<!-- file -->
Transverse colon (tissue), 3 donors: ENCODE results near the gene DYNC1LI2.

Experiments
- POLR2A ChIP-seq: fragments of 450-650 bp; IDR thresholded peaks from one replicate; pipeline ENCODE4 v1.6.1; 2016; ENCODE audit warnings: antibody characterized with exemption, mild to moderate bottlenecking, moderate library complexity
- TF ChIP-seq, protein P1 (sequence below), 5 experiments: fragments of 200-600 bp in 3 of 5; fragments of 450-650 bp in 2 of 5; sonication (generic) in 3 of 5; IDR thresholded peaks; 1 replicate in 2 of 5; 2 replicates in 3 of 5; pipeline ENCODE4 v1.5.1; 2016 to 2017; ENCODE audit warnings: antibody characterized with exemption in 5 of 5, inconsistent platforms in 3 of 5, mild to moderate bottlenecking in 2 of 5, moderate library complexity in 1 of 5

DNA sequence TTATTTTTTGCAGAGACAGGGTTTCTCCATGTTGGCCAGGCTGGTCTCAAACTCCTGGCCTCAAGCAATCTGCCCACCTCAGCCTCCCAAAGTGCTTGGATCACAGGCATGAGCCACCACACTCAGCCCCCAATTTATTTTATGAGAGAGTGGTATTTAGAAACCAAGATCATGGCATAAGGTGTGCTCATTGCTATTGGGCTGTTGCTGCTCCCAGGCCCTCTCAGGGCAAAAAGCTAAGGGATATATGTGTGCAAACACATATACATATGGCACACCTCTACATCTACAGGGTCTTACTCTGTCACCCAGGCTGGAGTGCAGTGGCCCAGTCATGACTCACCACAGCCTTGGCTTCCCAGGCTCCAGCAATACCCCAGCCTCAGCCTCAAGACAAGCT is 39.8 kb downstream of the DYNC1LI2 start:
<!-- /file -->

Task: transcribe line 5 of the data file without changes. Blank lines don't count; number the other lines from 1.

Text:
DNA sequence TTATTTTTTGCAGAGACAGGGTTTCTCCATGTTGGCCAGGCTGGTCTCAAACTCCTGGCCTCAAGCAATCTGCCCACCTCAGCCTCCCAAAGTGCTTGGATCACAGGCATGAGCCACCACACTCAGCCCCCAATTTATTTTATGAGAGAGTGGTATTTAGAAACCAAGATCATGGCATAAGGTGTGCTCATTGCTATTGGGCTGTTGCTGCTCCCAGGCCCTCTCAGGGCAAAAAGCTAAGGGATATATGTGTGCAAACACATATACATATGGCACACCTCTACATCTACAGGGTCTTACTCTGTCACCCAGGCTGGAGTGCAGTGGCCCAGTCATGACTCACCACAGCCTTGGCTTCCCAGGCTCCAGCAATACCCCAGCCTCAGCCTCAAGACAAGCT is 39.8 kb downstream of the DYNC1LI2 start: